How can you compute a shortest addition chain for an arbitrary n <= 600 within one second?

How can you compute a shortest addition chain (sac) for an arbitrary n <= 600 within one second?

Notes

This is the programming competition on codility for this month.

Addition chains are numerically very important, since they are the most economical way to compute x^n (by consecutive multiplications).

Knuth's Art of Computer Programming, Volume 2, Seminumerical Algorithms has a nice introduction to addition chains and some interesting properties, but I didn't find anything that enabled me to fulfill the strict performance requirements.

Firstly, I constructed a (highly branching) tree (with the start 1-> 2 -> ( 3 -> ..., 4 -> ...)) such that for each node n, the path from the root to n is a sac for n. But for values >400, the runtime is about the same as for making a coffee.

Then I used that program to find some useful properties for reducing the search space. With that, I'm able to build all solutions up to 600 while making a coffee. But for n, I need to compute all solutions up to n. Unfortunately, codility measures the class initialization's runtime, too...

Since the problem is probably NP-hard, I ended up hard-coding a lookup table. But since codility asked to construct the sac, I don't know if they had a lookup table in mind, so I feel dirty and like a cheater. Hence this question.

Update

If you think a hard-coded, full lookup table is the way to go, can you give an argument why you think a full computation/partly computed solutions/heuristics won't work?

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Are you explicitly asked not to build a lookup table ? It is a valid solution to a problem. – ScarletAmaranth Apr 13 '12 at 11:41
I would also opt for a lookup. More like ruse de guerre than a dirty cheater... – Anonymous Apr 13 '12 at 11:42
Ok, then problem's solved ;) Although I find codility's wording misleading - I'm not constructing a sac, I'm merely looking it up... – DaveFar Apr 13 '12 at 11:46
The one-second limit is absurdly high just to look up into a table with 600 entries. Either you're missing something, or they are ;-) – Steve Jessop Apr 13 '12 at 12:57
A hard-coded lookup table seems a bit .. cheap. – harold Apr 13 '12 at 13:01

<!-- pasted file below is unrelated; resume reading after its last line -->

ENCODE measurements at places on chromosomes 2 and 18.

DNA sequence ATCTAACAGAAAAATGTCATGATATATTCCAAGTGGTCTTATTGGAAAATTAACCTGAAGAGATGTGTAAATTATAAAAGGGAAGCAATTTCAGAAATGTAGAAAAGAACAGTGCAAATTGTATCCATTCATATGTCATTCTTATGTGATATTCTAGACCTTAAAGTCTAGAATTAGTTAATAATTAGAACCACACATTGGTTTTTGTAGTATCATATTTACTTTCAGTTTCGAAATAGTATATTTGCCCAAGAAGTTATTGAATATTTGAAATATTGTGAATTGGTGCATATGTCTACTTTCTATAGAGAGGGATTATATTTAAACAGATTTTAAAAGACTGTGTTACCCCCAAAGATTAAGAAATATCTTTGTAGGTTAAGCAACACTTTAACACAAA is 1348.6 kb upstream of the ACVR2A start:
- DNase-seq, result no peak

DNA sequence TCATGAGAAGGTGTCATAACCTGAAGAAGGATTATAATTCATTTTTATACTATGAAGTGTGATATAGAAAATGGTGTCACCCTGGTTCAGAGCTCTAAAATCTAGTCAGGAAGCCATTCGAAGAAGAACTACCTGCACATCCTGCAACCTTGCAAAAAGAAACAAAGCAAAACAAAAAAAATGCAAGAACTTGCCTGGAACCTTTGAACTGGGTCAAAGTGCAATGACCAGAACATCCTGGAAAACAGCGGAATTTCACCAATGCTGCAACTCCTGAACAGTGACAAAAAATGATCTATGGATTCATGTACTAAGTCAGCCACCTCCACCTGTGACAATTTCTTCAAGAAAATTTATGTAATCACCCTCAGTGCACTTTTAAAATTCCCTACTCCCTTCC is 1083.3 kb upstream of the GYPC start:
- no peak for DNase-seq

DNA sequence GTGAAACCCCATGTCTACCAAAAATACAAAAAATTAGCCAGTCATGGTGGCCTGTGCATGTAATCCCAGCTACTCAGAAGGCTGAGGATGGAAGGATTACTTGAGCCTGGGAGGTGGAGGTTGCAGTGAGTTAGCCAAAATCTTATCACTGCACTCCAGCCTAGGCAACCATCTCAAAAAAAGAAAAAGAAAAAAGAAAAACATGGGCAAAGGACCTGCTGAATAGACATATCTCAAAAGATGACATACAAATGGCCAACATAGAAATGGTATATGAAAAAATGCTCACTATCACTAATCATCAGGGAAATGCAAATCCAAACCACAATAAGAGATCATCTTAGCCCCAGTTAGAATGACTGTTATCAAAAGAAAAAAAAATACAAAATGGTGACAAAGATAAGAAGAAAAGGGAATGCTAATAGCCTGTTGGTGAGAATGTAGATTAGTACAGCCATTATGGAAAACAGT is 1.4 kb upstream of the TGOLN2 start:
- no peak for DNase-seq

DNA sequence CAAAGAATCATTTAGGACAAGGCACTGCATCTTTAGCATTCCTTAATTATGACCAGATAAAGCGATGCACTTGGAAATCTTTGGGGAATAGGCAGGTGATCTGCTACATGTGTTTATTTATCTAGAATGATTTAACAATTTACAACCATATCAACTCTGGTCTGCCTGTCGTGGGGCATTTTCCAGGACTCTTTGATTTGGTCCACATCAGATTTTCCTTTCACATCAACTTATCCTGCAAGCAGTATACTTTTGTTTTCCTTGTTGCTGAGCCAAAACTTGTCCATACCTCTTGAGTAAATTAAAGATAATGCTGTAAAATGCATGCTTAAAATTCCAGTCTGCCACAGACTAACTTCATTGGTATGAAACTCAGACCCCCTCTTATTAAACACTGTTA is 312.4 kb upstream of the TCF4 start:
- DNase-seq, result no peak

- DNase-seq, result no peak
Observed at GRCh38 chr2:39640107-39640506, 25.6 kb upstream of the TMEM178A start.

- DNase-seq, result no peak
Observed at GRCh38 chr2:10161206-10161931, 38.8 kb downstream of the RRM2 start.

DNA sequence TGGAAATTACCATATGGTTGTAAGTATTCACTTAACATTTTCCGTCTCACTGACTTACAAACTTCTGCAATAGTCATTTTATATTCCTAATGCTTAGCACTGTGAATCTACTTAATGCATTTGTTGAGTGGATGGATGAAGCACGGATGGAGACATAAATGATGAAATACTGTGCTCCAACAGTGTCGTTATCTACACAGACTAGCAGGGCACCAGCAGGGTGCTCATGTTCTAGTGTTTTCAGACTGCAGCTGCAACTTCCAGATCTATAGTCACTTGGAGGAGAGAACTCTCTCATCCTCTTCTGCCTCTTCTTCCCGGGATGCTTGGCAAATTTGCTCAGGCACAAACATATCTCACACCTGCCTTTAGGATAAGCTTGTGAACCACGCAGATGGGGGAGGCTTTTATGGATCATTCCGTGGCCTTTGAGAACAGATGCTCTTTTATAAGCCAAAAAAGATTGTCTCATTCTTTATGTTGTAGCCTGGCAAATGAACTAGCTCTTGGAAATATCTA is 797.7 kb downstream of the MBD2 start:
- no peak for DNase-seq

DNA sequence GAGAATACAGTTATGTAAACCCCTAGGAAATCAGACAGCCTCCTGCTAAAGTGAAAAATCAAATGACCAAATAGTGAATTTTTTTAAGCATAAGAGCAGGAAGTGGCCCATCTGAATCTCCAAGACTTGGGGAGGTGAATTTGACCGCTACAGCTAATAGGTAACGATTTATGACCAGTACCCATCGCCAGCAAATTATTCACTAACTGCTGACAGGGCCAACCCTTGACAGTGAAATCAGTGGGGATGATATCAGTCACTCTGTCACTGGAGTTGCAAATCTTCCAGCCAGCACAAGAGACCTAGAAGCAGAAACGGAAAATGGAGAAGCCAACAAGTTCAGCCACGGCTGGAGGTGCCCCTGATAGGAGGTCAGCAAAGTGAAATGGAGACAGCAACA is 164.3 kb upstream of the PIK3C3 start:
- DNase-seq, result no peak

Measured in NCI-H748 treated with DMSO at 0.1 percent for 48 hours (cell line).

I have just got my Golden Certificate for this problem. I will not provide a full solution because the problem is still available on the site.I will instead give you some hints:

1. You might consider doing a deep-first search.
2. There exists a minimal star-chain for each n < 12509
3. You need to know how prune your search space.
4. You need a good lower bound for the length of the chain you are looking for.
5. Remember that you need just one solution, not all.

Good luck.

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Thanks for the advice, slvr (+1). I used much stronger properties than star-chain - did you follow my link to math.stackexchange? I did use dynamic programming, though, and thought a DFS would not be able to find a solution quickly because there are relatively few SHORTEST addition chains. So now I know I did cheat for my Golden Certificate and have a nice task for my Sunday morning :) – DaveFar Apr 21 '12 at 21:08
I did read what you wrote on math.stackechange.com. Dynamic-programming, uh? Interesting. With DFS the upper bound for the running time was 80ms on a i5-2400. – slvr Apr 21 '12 at 22:36

Addition chains are numerically very important, since they are the most economical way to compute x^n (by consecutive multiplications).

This is not true. They are not always the most economical way to compute x^n. Graham et. all proved that:

If each step in addition chain is assigned a cost equal to the product of the numbers at that step, "binary" addition chains are shown to minimize the cost.

Situation changes dramatically when we compute x^n (mod m), which is a common case, for example in cryptography.

Now, to answer your question. Apart from hard-coding a table with answers, you could try a Brauer chain.

A Brauer chain (aka star-chain) is an addition chain where each new element is formed as the sum of the previous element and some element (possibly the same). Brauer chain is a sac for n < 12509. Quoting Daniel. J. Bernstein:

Brauer's algorithm is often called "the left-to-right 2^k-ary method", or simply "2^k-ary method". It is extremely popular. It is easy to implement; constructing the chain for n is a simple matter of inspecting the bits of n. It does not require much storage.

BTW. Does anybody know a decent C/C++ implementation of Brauer's chain computation? I'm working partially on a comparison of exponentiation times using binary and Brauer's chains for both cases: x^n and x^n (mod m).

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